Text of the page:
English English language Etymology Expression Phrase origin Usage Word origin

Canada (or Canadian?) geese

Q: Why are they Canada geese, not Canadian geese? After all, we have Canadian bacon and Canadian whisky.

A: Some English speakers do indeed refer to this large waterbird as a “Canadian goose,” but a majority prefer “Canada goose” as the common name for Branta canadensis, according to online searches.

The four standard dictionaries we’ve consulted, reflecting popular usage, list “Canada goose” as the common name for the North American bird, though two of them include “Canadian goose” as a variant usage.

Birders and ornithologists generally accept the popular usage when referring to the goose by its English name. The website of the Cornell Lab of Ornithology, for example, refers to the bird as “Canada goose” and describes it this way:

“A familiar and widespread goose with a black head and neck, white chinstrap, light tan to cream breast and brown back.”

The National Audubon Society also refers to the bird online as “Canada goose,” and notes, “This big ‘Honker’ is among our best-known waterfowl.”

In 1758, the Swedish taxonomist Carl Linnaeus included the Canada goose in the 10th edition of Systema Naturae, which classified animals, plants, and minerals.

But Linnaeus, writing in Latin, didn’t use the term “Canada goose” in the 10th edition. He referred to the bird as Anas canadensis, a protonym, or early version, of the now-accepted scientific name, Branta canadensis, or “black goose of Canada.”

(Linnaeus used Anas, classical Latin for duck, as the genus for ducks, geese, and swans. Branta, now the genus for black geese, is of unknown origin but may be related to old Germanic names for similarly colored waterbirds.)

The earliest reference to the bird in the Oxford English Dictionary is a 1772 citation from Hudson’s Bay Birds, by Johann Reinhold Forster: “The Canada geese are very plentiful at Hudson’s Bay.”

The OED has only one other citation for the usage, from the Penny Cyclopaedia (1838): “The Canada Goose generally builds its nest on the ground.”

The dictionary, which has no citation for “Canadian” goose or geese, notes that the noun “Canada” is used attributively—that is, adjectivally—“in the names of various commercial products, animals, and plants.”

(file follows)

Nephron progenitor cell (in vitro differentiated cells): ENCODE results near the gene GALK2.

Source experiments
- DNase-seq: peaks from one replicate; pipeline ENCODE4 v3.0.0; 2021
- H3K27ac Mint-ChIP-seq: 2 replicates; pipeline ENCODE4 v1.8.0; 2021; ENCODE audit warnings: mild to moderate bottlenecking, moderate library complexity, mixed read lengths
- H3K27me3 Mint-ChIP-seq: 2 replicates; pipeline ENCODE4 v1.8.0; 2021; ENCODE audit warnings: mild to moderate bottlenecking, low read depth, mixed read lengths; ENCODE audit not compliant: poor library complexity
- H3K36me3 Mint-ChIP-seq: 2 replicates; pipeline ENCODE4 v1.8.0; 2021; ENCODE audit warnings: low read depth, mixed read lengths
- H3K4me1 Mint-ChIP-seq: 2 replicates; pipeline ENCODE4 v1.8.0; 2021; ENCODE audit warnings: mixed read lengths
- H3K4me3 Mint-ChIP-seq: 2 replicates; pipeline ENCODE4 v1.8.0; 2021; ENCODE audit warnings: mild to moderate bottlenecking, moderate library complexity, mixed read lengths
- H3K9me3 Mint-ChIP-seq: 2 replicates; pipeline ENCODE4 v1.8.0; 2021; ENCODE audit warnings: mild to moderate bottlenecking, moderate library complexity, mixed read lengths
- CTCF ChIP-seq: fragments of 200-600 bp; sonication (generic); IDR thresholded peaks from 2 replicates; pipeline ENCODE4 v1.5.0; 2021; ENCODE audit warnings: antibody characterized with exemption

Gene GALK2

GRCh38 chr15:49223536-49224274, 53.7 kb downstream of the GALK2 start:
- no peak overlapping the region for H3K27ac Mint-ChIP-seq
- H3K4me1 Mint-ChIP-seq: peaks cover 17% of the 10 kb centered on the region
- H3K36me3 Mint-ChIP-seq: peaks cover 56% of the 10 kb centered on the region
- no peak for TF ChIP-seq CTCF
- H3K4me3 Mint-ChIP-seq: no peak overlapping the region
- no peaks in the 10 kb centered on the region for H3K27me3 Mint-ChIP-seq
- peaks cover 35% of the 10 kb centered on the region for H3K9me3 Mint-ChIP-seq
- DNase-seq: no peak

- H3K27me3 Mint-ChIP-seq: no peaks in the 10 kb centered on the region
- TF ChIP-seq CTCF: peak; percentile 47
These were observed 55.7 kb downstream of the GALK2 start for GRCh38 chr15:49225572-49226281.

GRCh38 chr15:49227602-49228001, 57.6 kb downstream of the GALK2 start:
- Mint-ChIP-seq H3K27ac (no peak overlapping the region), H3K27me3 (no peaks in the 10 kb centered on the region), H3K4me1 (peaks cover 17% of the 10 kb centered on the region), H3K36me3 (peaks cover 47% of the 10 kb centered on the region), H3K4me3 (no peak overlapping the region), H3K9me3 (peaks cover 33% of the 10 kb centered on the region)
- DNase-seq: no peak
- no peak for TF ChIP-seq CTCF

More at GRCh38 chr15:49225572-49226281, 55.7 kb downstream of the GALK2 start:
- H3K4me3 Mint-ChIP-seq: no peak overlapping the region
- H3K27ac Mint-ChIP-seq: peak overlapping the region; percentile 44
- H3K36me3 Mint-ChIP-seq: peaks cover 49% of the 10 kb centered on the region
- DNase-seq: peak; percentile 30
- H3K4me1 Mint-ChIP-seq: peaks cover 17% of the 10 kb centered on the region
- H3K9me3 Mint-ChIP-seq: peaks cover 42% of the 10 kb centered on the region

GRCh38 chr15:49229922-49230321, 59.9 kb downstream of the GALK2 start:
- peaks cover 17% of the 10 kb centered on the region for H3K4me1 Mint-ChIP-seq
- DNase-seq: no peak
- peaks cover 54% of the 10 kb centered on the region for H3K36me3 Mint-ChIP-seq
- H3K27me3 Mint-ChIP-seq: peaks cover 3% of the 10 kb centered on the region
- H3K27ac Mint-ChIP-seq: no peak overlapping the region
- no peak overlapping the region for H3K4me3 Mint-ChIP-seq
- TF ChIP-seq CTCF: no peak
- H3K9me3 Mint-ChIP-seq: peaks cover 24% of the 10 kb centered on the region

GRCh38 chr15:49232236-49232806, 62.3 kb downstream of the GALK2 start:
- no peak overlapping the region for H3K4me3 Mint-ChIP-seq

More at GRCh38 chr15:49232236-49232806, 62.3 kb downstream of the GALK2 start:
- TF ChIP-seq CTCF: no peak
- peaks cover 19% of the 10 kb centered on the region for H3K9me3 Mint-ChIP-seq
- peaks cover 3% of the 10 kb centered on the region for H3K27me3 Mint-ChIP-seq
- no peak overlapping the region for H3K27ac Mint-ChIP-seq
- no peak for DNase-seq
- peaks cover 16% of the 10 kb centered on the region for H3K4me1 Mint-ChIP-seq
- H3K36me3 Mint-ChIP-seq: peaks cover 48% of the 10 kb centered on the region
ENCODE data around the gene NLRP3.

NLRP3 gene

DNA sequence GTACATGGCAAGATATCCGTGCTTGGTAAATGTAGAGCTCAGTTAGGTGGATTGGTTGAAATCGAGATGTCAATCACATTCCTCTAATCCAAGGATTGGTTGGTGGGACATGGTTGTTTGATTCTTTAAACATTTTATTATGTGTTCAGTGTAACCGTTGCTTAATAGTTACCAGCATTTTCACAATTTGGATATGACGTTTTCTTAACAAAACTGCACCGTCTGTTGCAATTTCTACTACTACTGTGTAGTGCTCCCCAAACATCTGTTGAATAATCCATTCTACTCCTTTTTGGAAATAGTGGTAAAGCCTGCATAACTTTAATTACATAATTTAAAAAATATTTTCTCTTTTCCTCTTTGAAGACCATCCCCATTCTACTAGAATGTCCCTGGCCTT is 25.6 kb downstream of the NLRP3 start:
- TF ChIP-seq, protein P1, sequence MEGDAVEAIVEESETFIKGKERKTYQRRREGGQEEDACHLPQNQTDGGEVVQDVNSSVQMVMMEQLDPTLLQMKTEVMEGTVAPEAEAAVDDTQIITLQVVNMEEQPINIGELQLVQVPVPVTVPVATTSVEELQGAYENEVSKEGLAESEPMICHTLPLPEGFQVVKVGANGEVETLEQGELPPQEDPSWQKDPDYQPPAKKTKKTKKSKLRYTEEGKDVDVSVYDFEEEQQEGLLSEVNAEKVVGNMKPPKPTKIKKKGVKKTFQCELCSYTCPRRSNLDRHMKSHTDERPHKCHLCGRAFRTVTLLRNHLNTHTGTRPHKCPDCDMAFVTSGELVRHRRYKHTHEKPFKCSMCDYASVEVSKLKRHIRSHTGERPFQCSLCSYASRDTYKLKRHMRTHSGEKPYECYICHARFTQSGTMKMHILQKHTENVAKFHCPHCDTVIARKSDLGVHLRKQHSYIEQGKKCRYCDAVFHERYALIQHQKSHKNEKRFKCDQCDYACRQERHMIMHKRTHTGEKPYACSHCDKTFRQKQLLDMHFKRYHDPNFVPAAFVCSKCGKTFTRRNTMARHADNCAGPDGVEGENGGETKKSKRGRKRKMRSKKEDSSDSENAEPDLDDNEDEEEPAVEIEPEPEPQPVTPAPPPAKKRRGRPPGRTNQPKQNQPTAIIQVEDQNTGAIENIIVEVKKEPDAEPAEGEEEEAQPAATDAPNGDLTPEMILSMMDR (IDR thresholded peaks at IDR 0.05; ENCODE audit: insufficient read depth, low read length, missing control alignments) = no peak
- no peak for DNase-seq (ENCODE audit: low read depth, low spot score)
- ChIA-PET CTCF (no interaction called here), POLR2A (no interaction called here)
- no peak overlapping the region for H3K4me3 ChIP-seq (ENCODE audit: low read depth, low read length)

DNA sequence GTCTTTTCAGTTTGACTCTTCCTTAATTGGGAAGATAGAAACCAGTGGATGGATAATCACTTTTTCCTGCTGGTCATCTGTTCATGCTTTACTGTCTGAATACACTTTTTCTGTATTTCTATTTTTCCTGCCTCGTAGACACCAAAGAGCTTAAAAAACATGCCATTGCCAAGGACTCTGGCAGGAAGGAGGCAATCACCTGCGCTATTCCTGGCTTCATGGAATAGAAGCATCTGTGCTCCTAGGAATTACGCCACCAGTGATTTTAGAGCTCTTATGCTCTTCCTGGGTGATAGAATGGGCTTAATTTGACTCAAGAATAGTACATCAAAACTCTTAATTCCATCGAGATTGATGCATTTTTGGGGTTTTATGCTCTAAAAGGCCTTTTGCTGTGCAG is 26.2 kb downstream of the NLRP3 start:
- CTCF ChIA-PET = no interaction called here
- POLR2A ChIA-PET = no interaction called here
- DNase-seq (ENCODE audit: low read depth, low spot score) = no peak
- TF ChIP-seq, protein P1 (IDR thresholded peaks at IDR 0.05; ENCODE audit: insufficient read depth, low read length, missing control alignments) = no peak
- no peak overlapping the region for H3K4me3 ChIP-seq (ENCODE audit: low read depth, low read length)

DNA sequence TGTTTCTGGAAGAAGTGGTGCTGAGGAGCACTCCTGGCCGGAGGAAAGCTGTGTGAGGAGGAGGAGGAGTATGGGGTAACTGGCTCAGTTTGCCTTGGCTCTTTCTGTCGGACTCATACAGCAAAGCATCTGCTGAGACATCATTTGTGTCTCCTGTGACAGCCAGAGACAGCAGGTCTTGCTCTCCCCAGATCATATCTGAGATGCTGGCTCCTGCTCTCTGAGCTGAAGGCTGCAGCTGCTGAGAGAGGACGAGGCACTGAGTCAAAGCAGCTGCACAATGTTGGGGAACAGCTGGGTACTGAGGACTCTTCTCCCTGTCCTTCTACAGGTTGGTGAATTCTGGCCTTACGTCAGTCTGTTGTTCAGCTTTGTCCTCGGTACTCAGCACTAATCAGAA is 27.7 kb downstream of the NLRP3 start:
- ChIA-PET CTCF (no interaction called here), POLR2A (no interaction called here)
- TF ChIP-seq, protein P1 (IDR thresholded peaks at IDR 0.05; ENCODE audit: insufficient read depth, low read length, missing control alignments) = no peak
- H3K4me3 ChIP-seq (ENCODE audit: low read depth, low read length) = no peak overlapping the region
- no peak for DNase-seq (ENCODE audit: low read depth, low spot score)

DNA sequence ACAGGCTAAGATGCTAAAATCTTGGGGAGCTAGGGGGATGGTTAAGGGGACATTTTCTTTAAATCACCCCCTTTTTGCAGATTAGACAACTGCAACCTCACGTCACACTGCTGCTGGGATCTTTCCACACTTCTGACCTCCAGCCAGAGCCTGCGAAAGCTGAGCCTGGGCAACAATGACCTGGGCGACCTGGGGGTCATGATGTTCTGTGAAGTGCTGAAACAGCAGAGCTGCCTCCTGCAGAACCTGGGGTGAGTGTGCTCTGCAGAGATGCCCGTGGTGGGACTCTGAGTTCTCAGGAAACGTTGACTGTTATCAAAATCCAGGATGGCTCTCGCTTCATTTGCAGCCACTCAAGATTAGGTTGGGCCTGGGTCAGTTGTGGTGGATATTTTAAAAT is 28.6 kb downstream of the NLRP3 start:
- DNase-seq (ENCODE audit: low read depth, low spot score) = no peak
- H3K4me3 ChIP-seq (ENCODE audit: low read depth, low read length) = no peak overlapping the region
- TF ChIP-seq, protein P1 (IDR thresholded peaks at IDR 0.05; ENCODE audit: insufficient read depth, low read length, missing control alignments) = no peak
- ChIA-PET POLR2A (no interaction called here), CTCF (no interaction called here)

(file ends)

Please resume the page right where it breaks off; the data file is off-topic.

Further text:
In addition to “Canada goose,” the OED cites “Canada jay,” “Canada potato” (Jerusalem artichoke), “Canada rice” (an aquatic grass), “Canada thistle,” “Canada violet,” and others.

In the 19th century, writers used the attributive noun (“Canada”) as well as the adjective (“Canadian”) in referring to the goose.

For example, Meriwether Lewis, in a May 15, 1805, journal entry during his expedition with William Clark, uses the adjective in reporting “a small species of geese which differ considerably from the common canadian goose.”

And The American Universal Geography (1812), in listing birds of the United States, says, “The Canadian goose (Anser canadensis) is a bird of passage, and gregarious.”

In The Birds of America (1827-39), John James Audubon uses the attributive noun: “The Canada Geese are fond of returning regularly to the place which they have chosen for resting in, and this they continue to do until they find themselves greatly molested while there.”

And in Ornithological Biography (1835), Audubon describes a “curious mode of shooting the Canada Goose I have practised with much success.”

Audubon says he sinks a hogshead in the sand, covers himself with brushwood, “and in this concealment I have killed several at a shot; but the stratagem answers for only a few nights in the season.”

We’ve come across several theories about why English speakers generally prefer the term “Canada goose” to “Canadian goose.”

The silliest one is that John Canada—described variously as an ornithologist, a taxonomist, or a taxidermist—named the bird for himself. We haven’t found a shred of evidence to confirm this or that such a person even existed.

Another theory is that English speakers use the attributive noun “Canada” for the goose because canadensis  in the scientific Latin name means “of Canada.”

But the ornithologist and zoologist Richard C. Banks, quoted on, has said “the English name of a species is not directly related to the scientific name or its ending.”

Banks says the common names of birds probably develop simply because the people who use them prefer them to the alternatives.

In his book Obsolete English Names of North American Birds and Their Modern Equivalents (1988), Banks notes that the Canada goose has had many other names, including “tundra goose,” “common wild goose,” and “ring-neck goose.”

Pat Schwieterman, a contributor to the Language Log, notes that the adjectival form is typically used when the names of countries modify nouns, while the attributive form is generally used when the names of states or provinces modify nouns.

He cites such avian adjectival examples as the American crow, the Cuban parakeet, and the Jamaican lizard cuckoo, along with attributive examples like the California condor, the Arizona woodpecker, and the Louisiana waterthrush.

We can cite many other examples, notably the American robin, as well as many exceptions, including the subject of today’s post: the Canada goose.

Finally, Laura Erickson, who writes and broadcasts about birds, says on the mailing list of the Minnesota Ornithologists’ Union that the Canada goose “gets its name from its breeding range.”

“It is of course perfectly acceptable and correct to call one a ‘Canadian goose’ if you see its passport or some other verification of its citizenship,” she adds.

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